Real Steel: A New Virtual Production Paradigm
According to Digital Domain's Erik Nash, the production VFX supervisor, previs was achieved completely through real time interactive means in which Levy was in the ring with the boxing performers, directing them as he would human boxers, and then was able to come up with his camera moves in a very hands-on way.
"So heading to Detroit we brought the motion capture technology with us, but, unlike Avatar, we were putting our synthetic characters into the real world," Nash explains. "We were able to make the boxing robots visible to the camera operator and to Sean on his monitor. We now have plates that are photographed as if the robots are there.
"So the efficiency is huge, but, to me, the reason for taking this technology and pushing it to the next level was to attain a grittier and more visceral experience.
But the motion capture was only a foundation for the performance. Because of the two-foot scale difference between the real actors and the CG robots, all of the data prior to virtual camera and the Simulcam process in Detroit slowed down 10%. "We did that to help sell the weight, size and mass of the robots," Nash offers. And then once that data was turned over to the animators at DD, the process had several phases: to attain the robotic nature of the characters, they addressed the fidelity with which motion capture records all of the subtle nuances of human motion by developing tools to filter the MoCap data. Then there was a lot of keyframing to heighten the action and make some of the movement less fluid. There's always inaccuracy when you have two CG characters making contact with each other. Plus the MoCap actors didn't actually hit each other as hard as the CG robots needed to, so they sped up punches, hardened the punch impact and exaggerated the reactions.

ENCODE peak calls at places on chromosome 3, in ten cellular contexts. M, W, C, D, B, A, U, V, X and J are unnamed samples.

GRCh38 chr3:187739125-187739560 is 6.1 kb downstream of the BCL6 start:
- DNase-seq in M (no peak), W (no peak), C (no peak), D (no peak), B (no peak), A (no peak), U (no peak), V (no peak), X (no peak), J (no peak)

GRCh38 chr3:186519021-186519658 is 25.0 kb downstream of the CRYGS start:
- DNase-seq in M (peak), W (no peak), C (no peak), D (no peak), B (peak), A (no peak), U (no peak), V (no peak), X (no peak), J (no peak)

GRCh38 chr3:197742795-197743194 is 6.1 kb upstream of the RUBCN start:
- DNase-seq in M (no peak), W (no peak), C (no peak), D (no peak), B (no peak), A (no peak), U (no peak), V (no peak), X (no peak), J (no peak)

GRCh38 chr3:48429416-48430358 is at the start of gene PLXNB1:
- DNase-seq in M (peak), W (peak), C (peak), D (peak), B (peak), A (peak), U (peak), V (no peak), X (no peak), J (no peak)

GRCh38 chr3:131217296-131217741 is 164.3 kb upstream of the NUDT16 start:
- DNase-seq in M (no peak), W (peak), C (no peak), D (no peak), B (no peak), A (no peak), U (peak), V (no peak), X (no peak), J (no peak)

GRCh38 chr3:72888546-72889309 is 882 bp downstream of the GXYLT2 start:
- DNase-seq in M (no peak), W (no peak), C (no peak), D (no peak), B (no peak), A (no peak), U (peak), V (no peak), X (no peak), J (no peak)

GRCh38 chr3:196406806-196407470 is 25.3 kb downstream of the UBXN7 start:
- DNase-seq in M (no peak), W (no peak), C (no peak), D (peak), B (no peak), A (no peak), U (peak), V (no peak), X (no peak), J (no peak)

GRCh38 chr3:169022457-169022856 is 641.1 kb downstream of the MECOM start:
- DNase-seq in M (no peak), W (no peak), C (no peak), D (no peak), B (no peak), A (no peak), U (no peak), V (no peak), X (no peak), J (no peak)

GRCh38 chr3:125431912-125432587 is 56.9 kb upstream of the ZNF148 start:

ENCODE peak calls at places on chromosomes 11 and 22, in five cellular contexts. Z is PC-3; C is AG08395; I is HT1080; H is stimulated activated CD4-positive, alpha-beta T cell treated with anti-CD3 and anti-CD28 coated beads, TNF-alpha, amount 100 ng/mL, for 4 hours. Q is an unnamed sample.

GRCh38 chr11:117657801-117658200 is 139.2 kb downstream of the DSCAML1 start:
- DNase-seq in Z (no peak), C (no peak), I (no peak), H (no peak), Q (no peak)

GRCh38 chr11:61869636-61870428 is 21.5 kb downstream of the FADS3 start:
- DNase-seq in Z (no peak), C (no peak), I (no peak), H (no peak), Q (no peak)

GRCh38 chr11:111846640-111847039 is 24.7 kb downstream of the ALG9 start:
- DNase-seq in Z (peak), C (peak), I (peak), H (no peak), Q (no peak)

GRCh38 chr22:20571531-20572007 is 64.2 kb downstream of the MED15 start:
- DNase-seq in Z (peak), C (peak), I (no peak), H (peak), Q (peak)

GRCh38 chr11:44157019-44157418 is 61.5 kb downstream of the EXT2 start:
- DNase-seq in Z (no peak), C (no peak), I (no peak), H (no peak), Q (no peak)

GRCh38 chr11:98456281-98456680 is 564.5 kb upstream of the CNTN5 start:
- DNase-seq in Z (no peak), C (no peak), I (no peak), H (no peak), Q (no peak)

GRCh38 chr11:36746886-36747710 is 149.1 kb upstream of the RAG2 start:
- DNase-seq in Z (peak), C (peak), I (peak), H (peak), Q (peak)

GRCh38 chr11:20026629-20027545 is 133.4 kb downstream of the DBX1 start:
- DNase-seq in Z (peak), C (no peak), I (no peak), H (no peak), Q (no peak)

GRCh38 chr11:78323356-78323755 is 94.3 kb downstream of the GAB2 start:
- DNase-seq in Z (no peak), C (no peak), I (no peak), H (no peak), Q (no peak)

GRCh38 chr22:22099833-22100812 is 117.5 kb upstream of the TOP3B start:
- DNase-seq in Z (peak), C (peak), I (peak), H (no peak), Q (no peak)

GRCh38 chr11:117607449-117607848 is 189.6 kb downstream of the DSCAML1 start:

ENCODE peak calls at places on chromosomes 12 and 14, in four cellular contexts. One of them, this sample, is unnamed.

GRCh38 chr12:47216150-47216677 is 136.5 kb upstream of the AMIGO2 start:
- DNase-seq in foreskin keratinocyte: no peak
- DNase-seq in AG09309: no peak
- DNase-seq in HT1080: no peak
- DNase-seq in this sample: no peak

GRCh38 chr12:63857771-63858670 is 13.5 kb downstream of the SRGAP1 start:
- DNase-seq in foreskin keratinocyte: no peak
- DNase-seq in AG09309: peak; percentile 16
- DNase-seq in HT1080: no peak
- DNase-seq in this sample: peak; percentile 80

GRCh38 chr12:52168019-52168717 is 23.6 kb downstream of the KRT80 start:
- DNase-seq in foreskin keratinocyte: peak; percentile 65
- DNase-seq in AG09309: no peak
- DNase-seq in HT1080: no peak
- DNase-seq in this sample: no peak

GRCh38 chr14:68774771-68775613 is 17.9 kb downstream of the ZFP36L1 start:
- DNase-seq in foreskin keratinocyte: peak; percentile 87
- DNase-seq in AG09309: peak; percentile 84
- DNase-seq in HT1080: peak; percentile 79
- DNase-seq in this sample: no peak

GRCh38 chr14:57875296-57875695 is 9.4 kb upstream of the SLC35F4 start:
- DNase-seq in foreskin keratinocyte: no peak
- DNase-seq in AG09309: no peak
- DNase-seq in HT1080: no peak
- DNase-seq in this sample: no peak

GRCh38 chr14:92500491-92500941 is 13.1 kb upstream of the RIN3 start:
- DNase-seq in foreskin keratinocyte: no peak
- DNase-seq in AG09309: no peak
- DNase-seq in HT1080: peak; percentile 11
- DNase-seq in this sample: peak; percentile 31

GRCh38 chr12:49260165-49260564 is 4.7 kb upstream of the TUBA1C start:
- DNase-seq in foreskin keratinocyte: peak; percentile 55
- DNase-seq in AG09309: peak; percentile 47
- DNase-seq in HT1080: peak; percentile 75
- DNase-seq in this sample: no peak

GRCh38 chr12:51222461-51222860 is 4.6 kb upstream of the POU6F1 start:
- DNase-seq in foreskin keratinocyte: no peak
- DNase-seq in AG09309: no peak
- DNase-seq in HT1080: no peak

"One of the biggest challenges was a result of the fact that three of the hero robots had practical onset animatronic versions built by Legacy," Nash explains. "That was great to have something physical for our robots to be intercut with."
Digital Domain used Vray at the renderer in conjunction with its lighting pipeline, creating more than a half-dozen prime robots. The toughest was the villain, Zeus, to fight the hero, Atom, because he was all-black and didn't have an animatronic counterpart.
"But our job wasn't done until you couldn't tell them apart," Nash concludes.
Bill Desowitz is former senior editor of AWN and editor of VFXWorld. He has a new blog, Immersed in Movies (www.billdesowitz.com), and is currently writing a book about the evolution of James Bond from Connery to Craig, scheduled for publication next year, which is the 50th anniversary of the franchise.